Donnita L. Rogers' The Women of Beowulf is far from being a romanticised tale of a Danish princess in the world of Grendels. It is a mesmerising novel that animates the old Scandinavian world of reality and superstition. The first two Books, Faces in the Fire and Fanning the Flames, cover the three heroic feats in the epic - Beowulf's killing of the Grendel monster and his dam, and his final meeting with death in the face of the dragon.
What lies within this simple storyline is a beautiful recreation of the splendour of mead halls, the mundane life of chieftains and slaves, warriors and women, alongside the reality of raid, loss, grief, and triumph. The author zooms in on Beowulf, probing into the person of the invincible warrior in all his human needs and wants. Sagas, history, and imagination interweave into the fine texture of the story - everything within measure, everything with finesse.
The novel strikes as a literary embroidery, a tapestry of the golden age of bards, Beowulf, brutality, and beauty. The author sculpts dozens of characters throughout the novel and keeps up with each life in fascinating detail. The books are noisy with indelible personalities as much as events - most vividly, Queen Wealtheow of the Danes, the cuddly and kind nurse Willa, the gentle scop Aelric, the mysterious rune-master Unferth, the little sparrow-girl Gerda, and the heroine of the story, seeress Freawaru, who bears the mark of Freyja. Exposed before us, in between the Viking raids, is the beauty of love and devotion, the pangs of old age, the bliss of married couples, the spirituality of the moon and the stone circles, the adventures of gods. Above all, Rogers depicts a woman's world, as rich and unique as any, set in the far away past of the old religion.
The last Book, Cloak of Ashes, goes beyond the plot of Beowulf and is even better than the first two. From the stern rocky cliffs of Sweden we are taken through the fjords of Norway and back to the gentle flat Danish landscape. But Freawaru's journey does not end in her homeland - in search of her mother, she takes the whale road to Angle-land. Rogers derives the final destination of her story from the impressive treasure hoard found at Sutton Hoo in East Anglia in 1939. From her hut in the rural Helmingham of holy springs and Roman ruins, Freawaru faces her final challenge - to uphold the goddess despite the coming forces her dying mother is warning against.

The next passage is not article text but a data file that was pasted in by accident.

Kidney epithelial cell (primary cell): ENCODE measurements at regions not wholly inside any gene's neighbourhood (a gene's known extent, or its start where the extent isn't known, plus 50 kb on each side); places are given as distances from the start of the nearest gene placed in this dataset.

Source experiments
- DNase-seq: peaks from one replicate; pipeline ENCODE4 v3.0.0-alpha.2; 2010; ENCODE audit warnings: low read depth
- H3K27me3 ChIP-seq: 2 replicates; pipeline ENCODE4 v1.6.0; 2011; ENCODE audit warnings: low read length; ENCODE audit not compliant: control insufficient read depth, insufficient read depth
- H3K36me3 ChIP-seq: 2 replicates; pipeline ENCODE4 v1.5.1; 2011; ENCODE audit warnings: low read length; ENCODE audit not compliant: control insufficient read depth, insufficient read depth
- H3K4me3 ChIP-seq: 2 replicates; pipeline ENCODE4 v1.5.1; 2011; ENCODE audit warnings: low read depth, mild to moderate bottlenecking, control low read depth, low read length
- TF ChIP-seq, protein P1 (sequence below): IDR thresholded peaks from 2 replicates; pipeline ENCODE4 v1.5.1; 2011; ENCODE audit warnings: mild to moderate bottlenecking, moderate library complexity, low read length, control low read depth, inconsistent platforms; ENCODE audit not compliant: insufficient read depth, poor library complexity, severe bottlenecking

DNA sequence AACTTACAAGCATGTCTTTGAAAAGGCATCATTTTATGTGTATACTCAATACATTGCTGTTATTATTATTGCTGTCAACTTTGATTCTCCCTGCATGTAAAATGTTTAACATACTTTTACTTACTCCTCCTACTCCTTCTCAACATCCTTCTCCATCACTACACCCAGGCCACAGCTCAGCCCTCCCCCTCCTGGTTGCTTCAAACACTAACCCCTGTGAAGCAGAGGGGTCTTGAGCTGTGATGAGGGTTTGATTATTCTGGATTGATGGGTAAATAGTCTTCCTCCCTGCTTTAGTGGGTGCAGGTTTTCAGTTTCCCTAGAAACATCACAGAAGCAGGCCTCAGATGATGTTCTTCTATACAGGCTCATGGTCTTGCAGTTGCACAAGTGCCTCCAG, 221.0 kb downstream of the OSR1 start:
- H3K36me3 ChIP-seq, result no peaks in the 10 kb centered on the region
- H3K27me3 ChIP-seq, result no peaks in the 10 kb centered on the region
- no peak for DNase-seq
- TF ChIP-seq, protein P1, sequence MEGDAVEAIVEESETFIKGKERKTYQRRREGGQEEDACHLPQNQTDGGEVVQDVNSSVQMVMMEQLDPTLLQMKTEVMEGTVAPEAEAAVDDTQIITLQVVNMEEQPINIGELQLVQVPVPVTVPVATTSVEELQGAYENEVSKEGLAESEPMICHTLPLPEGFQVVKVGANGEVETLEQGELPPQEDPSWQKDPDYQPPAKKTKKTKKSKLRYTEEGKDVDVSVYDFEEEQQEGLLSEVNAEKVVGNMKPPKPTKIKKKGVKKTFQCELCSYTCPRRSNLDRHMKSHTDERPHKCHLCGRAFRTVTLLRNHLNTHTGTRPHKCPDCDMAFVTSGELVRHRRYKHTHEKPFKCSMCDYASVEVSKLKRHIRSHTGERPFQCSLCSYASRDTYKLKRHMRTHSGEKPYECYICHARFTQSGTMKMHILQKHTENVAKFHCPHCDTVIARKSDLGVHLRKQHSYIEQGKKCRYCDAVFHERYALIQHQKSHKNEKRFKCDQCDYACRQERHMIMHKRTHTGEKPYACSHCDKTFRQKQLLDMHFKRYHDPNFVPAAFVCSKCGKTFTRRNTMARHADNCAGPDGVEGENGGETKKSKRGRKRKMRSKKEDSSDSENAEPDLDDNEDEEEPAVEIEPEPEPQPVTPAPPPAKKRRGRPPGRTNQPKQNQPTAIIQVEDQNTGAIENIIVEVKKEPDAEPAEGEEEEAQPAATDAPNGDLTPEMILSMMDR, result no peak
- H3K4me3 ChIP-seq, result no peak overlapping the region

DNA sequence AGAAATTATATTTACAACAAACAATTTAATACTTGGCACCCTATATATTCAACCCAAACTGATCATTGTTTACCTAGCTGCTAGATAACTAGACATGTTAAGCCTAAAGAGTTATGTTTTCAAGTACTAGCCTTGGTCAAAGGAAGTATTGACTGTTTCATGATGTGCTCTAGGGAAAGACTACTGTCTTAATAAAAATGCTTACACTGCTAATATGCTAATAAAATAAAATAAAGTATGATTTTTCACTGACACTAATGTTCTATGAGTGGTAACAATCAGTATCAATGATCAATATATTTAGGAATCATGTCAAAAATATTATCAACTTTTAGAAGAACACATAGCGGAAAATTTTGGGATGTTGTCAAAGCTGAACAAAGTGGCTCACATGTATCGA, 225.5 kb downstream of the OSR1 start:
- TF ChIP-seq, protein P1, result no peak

"I wish I could see the future as clearly as I see the present, but only scattered fragments have come to me - brief glimpses. In one recurring image..." she took a deep breath, "...hooded, dark-robed men advance in waves, crushing women underfoot. These men bear before them wooden talismans - like weapons..."
The author is remarkably unbiased in her portrayal of the coming of Christianity, the clash between the old and new religions, the fear of the future without the goddess. Such raw presentation of the two religious worlds - one with strong matriarchal sentiments while the new one sternly masculine - gives the reader room for thought and insight; the author homes in on spiritual and religious dilemmas that never ceased to vex the humanity. King Raedwald's peaceful temple with two altars - one for the Norse gods, the other for Christ - hints at a possibility and a promise for religious compatibility in the world - something that rings loud bells today.
Thomas the younger was filled with pride as he recited for me a part of the lay his father had already composed.
"That's very good," I said approvingly, then hesitated. "I now realize that I've forgotten to tell you about many things: Beowulf's grandfather, Hrethel, and details about the Swedes..."
"That's alright, my lady," assured Thomas the elder. "I can still include them. My boy will help me listen and remember. Tell us as much as you can in the time remaining."
The Women of Beowulf is one of those special novels which hold on like a hug on the soul.